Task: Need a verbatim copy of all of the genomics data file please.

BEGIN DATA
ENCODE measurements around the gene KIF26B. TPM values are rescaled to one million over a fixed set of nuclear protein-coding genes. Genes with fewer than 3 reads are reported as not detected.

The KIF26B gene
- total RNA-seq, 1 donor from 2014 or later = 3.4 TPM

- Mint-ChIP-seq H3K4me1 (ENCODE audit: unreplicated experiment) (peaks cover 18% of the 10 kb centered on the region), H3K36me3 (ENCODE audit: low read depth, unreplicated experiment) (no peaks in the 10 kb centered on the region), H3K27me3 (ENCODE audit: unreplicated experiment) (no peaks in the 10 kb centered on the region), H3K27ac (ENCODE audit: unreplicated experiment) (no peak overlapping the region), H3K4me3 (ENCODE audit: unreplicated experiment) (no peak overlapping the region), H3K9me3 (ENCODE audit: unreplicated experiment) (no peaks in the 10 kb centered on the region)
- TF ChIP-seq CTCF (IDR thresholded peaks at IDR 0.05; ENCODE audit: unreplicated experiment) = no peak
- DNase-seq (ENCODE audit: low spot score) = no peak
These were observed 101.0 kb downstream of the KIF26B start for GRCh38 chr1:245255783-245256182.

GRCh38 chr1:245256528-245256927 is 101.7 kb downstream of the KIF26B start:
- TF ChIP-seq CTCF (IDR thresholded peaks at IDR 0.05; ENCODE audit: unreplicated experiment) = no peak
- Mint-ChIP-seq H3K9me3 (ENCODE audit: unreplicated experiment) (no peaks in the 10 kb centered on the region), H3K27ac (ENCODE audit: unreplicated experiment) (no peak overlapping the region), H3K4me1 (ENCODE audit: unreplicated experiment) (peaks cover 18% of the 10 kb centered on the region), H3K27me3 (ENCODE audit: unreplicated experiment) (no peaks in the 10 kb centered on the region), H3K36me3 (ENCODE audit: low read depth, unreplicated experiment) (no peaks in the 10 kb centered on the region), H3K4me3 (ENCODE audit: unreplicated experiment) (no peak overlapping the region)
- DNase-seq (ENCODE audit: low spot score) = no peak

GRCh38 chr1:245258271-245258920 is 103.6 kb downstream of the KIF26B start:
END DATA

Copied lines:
ENCODE measurements around the gene KIF26B. TPM values are rescaled to one million over a fixed set of nuclear protein-coding genes. Genes with fewer than 3 reads are reported as not detected.

The KIF26B gene
- total RNA-seq, 1 donor from 2014 or later = 3.4 TPM

- Mint-ChIP-seq H3K4me1 (ENCODE audit: unreplicated experiment) (peaks cover 18% of the 10 kb centered on the region), H3K36me3 (ENCODE audit: low read depth, unreplicated experiment) (no peaks in the 10 kb centered on the region), H3K27me3 (ENCODE audit: unreplicated experiment) (no peaks in the 10 kb centered on the region), H3K27ac (ENCODE audit: unreplicated experiment) (no peak overlapping the region), H3K4me3 (ENCODE audit: unreplicated experiment) (no peak overlapping the region), H3K9me3 (ENCODE audit: unreplicated experiment) (no peaks in the 10 kb centered on the region)
- TF ChIP-seq CTCF (IDR thresholded peaks at IDR 0.05; ENCODE audit: unreplicated experiment) = no peak
- DNase-seq (ENCODE audit: low spot score) = no peak
These were observed 101.0 kb downstream of the KIF26B start for GRCh38 chr1:245255783-245256182.

GRCh38 chr1:245256528-245256927 is 101.7 kb downstream of the KIF26B start:
- TF ChIP-seq CTCF (IDR thresholded peaks at IDR 0.05; ENCODE audit: unreplicated experiment) = no peak
- Mint-ChIP-seq H3K9me3 (ENCODE audit: unreplicated experiment) (no peaks in the 10 kb centered on the region), H3K27ac (ENCODE audit: unreplicated experiment) (no peak overlapping the region), H3K4me1 (ENCODE audit: unreplicated experiment) (peaks cover 18% of the 10 kb centered on the region), H3K27me3 (ENCODE audit: unreplicated experiment) (no peaks in the 10 kb centered on the region), H3K36me3 (ENCODE audit: low read depth, unreplicated experiment) (no peaks in the 10 kb centered on the region), H3K4me3 (ENCODE audit: unreplicated experiment) (no peak overlapping the region)
- DNase-seq (ENCODE audit: low spot score) = no peak

GRCh38 chr1:245258271-245258920 is 103.6 kb downstream of the KIF26B start: